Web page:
Sunday, October 17, 2010

Setting Parity on DES Keys

DES keys are 8 bytes, of which only 7 bits of each byte are used for the key. The least significant bit is used for parity and is thrown away for the actual encryption/decryption (resulting in a 56-bit key for single DES). Mostly, it seems, the parity is ignored by DES implementations, but occasionally a system using DES will check the parity and reject the key if the parity is not odd (or so Google tells me, I've never actually seen this happen). The parity bit was intended to prevent corruption or tampering with the key.

The DES parity calculation works as follows:
00001001 = 9
  • for each byte, count the number of bits that are set. For the example byte above, 2 bits are set
  • if the number of bits set is odd, do nothing
  • if the number of bits is even, set or unset the least significant bit to make the count odd
In the example, the new value for the byte would be
00001000 = 8
Reading through Erlang's crypto support for DES and DES3, it's up to the caller to use a valid key. For example, the NIF making up crypto:des_cbc_crypt/3 is defined as:
DES_set_key((const_DES_cblock*), &schedule);
DES_ncbc_encrypt(, enif_make_new_binary(env, text.size, &ret),
    text.size, &schedule, &ivec_clone, (argv[3] == atom_true));
DES_set_key() is an OpenSSL compatibility function that, in this case, is identical to DES_set_key_unchecked(). The corresponding checking function, DES_set_key_checked(), returns some information about the key: -1 (if the parity is even) and -2 (if the key is weak).

So I was curious how to go about setting the parity in a functional language. It turns out to be quite easy:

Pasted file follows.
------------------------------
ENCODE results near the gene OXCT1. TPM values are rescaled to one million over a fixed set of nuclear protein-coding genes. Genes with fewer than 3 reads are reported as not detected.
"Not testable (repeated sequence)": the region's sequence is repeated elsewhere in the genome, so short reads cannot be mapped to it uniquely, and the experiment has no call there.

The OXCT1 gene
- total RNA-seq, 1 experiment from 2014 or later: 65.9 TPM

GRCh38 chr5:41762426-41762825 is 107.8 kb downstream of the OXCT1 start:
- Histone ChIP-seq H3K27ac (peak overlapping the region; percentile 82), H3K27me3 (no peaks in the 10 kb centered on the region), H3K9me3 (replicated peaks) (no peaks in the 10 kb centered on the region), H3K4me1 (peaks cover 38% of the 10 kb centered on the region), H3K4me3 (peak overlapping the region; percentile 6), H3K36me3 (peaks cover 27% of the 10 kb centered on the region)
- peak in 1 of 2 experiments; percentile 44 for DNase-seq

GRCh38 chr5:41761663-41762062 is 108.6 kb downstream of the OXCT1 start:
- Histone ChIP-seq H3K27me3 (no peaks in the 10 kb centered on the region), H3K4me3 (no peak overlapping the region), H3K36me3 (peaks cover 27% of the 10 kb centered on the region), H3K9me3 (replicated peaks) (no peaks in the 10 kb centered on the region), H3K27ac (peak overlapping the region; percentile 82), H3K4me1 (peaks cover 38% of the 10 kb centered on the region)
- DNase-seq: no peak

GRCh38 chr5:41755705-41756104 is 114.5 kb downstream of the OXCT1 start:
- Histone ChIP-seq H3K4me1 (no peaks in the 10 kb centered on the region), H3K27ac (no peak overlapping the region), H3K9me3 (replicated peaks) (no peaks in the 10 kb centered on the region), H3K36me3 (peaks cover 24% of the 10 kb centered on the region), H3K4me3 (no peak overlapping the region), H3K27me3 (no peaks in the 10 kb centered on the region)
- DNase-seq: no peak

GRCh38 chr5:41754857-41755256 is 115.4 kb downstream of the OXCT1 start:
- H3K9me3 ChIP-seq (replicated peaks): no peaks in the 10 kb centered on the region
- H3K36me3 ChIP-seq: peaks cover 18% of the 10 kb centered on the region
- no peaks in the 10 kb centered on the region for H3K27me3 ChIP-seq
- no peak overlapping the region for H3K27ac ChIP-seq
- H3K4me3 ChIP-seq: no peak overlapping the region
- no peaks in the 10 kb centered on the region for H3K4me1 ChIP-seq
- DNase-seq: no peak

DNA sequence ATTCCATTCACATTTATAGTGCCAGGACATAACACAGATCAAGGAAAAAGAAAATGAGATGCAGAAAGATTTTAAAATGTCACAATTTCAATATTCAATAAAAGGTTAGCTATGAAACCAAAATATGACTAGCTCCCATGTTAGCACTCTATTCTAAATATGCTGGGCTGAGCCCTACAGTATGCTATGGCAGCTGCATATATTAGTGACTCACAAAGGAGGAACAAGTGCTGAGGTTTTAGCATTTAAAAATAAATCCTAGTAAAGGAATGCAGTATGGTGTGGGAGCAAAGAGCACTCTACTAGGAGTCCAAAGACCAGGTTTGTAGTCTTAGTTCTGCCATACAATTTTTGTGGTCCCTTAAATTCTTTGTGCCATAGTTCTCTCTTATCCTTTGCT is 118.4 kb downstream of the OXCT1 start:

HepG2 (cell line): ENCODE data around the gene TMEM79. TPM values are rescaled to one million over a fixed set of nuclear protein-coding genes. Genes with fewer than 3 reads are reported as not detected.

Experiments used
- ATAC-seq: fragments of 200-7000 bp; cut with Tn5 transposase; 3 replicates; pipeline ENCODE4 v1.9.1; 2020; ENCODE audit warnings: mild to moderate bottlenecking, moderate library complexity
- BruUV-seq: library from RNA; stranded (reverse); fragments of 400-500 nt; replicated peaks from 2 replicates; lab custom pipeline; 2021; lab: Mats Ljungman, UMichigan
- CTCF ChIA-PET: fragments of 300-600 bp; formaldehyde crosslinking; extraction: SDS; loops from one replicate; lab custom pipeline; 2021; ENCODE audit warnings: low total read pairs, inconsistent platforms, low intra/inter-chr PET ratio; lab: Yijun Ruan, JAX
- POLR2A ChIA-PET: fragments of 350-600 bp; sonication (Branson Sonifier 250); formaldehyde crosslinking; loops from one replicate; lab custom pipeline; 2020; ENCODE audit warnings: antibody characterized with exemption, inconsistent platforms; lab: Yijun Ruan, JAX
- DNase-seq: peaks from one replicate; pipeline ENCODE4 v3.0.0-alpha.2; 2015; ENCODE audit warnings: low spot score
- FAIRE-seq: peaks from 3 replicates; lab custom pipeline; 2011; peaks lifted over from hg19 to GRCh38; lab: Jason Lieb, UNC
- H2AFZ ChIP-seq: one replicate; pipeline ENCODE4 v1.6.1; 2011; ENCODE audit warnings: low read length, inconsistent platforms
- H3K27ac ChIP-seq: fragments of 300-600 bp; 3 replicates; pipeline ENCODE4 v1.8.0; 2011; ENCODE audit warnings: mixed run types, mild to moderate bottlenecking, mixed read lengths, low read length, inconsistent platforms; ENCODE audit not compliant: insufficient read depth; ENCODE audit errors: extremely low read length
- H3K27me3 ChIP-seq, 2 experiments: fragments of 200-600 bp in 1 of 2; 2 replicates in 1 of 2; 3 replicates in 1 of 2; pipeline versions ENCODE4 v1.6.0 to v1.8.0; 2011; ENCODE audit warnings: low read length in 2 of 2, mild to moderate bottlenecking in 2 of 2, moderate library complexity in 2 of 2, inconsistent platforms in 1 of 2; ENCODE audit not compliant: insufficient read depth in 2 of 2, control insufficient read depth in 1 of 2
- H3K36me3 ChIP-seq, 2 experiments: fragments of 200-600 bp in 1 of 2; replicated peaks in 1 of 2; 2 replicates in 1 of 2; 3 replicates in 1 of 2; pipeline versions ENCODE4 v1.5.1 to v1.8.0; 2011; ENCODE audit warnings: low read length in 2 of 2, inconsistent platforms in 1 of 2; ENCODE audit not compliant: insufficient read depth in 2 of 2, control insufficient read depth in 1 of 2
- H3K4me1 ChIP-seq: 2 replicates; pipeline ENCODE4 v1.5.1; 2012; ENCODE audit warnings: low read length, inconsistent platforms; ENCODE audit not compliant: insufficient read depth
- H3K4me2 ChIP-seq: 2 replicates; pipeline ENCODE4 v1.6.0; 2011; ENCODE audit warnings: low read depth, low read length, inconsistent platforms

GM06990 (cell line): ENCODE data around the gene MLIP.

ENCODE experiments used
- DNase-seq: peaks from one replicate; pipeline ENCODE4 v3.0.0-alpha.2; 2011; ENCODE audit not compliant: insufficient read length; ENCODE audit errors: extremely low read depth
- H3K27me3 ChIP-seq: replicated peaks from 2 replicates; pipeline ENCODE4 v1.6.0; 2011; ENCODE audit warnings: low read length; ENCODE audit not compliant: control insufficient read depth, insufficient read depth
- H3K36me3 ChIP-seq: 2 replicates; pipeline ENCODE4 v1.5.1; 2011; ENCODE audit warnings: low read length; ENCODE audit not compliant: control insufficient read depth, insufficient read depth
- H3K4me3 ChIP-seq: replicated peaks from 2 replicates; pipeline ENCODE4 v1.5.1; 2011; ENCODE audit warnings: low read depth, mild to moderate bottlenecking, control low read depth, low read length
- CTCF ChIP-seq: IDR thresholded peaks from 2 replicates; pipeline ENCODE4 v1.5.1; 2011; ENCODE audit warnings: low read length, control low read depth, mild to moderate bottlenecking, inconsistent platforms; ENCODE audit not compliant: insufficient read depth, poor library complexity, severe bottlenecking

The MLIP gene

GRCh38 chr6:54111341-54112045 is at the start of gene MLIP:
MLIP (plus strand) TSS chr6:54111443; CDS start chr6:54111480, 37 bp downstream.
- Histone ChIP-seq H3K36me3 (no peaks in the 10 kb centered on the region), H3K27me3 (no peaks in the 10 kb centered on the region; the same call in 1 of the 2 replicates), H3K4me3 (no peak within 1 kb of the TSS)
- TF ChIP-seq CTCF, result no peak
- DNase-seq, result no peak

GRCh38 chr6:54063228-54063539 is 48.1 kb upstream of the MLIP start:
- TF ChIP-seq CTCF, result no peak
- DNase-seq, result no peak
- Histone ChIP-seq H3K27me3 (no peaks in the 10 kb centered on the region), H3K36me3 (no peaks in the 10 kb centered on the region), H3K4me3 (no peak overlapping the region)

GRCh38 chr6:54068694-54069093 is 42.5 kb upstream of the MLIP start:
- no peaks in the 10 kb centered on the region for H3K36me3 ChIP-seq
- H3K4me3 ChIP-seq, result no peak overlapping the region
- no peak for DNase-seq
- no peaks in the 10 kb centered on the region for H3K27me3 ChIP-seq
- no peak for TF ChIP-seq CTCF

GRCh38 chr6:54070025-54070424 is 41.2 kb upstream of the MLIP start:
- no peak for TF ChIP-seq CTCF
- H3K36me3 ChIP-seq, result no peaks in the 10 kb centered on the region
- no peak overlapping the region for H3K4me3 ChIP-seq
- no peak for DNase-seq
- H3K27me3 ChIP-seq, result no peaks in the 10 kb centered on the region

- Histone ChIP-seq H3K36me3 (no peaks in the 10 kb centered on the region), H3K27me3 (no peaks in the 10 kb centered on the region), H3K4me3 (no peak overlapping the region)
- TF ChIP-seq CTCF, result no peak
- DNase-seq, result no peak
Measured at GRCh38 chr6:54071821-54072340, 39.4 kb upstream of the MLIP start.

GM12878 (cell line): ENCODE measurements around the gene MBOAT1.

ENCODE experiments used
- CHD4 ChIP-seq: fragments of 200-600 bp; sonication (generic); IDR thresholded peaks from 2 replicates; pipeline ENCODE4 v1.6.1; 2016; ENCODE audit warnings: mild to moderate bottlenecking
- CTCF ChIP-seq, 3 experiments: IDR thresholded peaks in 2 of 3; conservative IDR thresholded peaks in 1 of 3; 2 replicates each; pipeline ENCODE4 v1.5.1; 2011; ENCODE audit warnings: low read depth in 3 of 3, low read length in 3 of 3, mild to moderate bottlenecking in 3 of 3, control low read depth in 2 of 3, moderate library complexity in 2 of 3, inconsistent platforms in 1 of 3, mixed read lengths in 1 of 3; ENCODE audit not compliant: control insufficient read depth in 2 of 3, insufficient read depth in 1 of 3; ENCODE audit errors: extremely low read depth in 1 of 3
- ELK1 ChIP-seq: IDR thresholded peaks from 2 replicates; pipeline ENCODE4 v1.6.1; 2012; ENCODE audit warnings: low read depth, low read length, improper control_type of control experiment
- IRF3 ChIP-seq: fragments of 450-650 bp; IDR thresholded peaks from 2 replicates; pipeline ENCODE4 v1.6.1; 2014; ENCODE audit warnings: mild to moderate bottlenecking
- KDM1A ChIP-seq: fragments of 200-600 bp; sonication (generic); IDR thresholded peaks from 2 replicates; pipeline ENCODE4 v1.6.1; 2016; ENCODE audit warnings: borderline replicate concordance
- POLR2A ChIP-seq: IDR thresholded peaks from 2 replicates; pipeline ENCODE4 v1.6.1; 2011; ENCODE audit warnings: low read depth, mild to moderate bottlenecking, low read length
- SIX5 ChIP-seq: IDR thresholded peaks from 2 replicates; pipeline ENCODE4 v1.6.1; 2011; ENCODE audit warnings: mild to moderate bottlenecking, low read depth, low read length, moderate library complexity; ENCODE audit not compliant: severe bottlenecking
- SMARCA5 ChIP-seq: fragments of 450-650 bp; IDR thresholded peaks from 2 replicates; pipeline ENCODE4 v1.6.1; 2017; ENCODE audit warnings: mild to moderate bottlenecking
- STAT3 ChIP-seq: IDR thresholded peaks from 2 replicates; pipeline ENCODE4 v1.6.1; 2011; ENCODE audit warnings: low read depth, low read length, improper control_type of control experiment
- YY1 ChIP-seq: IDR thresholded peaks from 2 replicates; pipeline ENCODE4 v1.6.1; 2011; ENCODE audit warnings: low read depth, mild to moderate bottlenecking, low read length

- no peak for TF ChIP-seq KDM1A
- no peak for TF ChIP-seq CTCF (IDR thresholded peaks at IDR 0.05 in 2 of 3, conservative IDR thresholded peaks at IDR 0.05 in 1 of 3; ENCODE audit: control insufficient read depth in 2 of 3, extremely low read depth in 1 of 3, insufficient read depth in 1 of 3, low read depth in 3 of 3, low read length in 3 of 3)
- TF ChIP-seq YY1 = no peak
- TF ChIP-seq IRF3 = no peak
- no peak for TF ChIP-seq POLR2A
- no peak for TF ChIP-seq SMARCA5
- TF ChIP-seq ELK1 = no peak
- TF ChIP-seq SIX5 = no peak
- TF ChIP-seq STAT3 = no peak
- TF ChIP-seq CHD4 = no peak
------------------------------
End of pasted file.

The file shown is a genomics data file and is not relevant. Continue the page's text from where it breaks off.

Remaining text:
-export([set_parity/1, check_parity/1, odd_parity/1]).

set_parity(Key) ->
    << <<(check_parity(N))>> || <<N>> <= Key >>.

check_parity(N) ->
    case odd_parity(N) of
        true -> N;
        false -> N bxor 1

odd_parity(N) ->
    Set = length([ 1 || <<1:1>> <= <<N>> ]),
    Set rem 2 == 1.

set_parity/1 uses a binary comprehension to read 1 byte at a time from the 8 byte key.

check_parity/1 checks whether an integer has an odd or even parity and returns the integer XOR'ed with 1 if the parity is even.

odd_parity/1 counts the bit set by using a bit comprehension to return the list of bits that are set. The modulus of the length of this list returns oddness/evenness.

To test if this is correct, we can check if a few cases (all even bits or all odd bits in a key) work and then test that a key with corrected parity produces the same cipher text as the uncorrected key:

test() ->
    <<1,1,1,1,1,1,1,1>> = set_parity(<<0:(8*8)>>),
    <<1,1,1,1,1,1,1,1>> = set_parity(<<1,1,1,1,1,1,1,1>>),
    K1 = <<"Pa5Sw0rd">>,
    K2 = set_parity(K1),
    Enc = crypto:des_cbc_encrypt(K1, <<0:64>>, "12345678"),
    Enc = crypto:des_cbc_encrypt(K2, <<0:64>>, "12345678"),
    <<"12345678">> = crypto:des_cbc_decrypt(K2, <<0:64>>, Enc),

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